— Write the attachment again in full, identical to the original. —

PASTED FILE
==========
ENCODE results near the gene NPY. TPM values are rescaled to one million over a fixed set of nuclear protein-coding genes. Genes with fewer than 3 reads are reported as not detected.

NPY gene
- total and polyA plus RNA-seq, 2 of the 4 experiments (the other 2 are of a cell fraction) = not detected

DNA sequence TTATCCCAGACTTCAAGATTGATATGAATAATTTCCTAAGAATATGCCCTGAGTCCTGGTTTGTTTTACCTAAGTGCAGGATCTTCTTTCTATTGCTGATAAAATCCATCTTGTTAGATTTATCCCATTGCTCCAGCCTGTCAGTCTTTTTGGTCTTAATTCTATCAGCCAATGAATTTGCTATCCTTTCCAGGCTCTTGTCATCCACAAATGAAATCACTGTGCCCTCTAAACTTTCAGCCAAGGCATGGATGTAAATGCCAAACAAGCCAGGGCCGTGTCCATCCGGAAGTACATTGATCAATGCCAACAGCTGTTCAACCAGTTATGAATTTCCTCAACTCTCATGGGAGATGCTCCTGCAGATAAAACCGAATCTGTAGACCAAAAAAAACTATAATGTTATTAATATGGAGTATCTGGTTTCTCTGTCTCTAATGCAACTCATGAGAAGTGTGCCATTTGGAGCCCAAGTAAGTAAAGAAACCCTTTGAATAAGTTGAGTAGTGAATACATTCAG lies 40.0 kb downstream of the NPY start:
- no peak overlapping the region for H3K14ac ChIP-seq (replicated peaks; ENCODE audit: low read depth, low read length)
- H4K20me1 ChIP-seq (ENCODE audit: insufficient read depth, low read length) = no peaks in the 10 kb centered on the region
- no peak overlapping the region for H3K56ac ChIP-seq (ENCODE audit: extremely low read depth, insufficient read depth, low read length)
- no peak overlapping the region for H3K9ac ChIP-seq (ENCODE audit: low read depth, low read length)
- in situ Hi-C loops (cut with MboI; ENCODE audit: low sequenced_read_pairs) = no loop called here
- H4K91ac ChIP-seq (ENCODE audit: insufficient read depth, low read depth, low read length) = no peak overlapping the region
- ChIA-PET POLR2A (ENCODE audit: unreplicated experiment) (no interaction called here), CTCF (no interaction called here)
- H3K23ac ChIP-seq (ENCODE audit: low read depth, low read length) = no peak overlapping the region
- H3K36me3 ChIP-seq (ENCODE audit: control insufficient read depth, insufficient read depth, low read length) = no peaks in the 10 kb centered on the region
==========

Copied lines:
ENCODE results near the gene NPY. TPM values are rescaled to one million over a fixed set of nuclear protein-coding genes. Genes with fewer than 3 reads are reported as not detected.

NPY gene
- total and polyA plus RNA-seq, 2 of the 4 experiments (the other 2 are of a cell fraction) = not detected

DNA sequence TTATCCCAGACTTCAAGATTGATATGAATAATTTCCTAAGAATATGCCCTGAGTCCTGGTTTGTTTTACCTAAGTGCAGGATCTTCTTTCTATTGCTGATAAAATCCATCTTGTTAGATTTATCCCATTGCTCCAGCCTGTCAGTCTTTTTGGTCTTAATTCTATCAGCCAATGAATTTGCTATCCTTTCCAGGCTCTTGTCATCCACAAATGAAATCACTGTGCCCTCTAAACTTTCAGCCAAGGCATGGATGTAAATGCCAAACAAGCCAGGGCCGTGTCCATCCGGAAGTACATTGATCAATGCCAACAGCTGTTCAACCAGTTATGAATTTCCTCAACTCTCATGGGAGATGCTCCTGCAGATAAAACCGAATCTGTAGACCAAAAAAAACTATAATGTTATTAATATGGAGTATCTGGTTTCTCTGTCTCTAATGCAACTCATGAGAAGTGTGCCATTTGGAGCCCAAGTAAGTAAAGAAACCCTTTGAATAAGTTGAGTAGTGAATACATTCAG lies 40.0 kb downstream of the NPY start:
- no peak overlapping the region for H3K14ac ChIP-seq (replicated peaks; ENCODE audit: low read depth, low read length)
- H4K20me1 ChIP-seq (ENCODE audit: insufficient read depth, low read length) = no peaks in the 10 kb centered on the region
- no peak overlapping the region for H3K56ac ChIP-seq (ENCODE audit: extremely low read depth, insufficient read depth, low read length)
- no peak overlapping the region for H3K9ac ChIP-seq (ENCODE audit: low read depth, low read length)
- in situ Hi-C loops (cut with MboI; ENCODE audit: low sequenced_read_pairs) = no loop called here
- H4K91ac ChIP-seq (ENCODE audit: insufficient read depth, low read depth, low read length) = no peak overlapping the region
- ChIA-PET POLR2A (ENCODE audit: unreplicated experiment) (no interaction called here), CTCF (no interaction called here)
- H3K23ac ChIP-seq (ENCODE audit: low read depth, low read length) = no peak overlapping the region
- H3K36me3 ChIP-seq (ENCODE audit: control insufficient read depth, insufficient read depth, low read length) = no peaks in the 10 kb centered on the region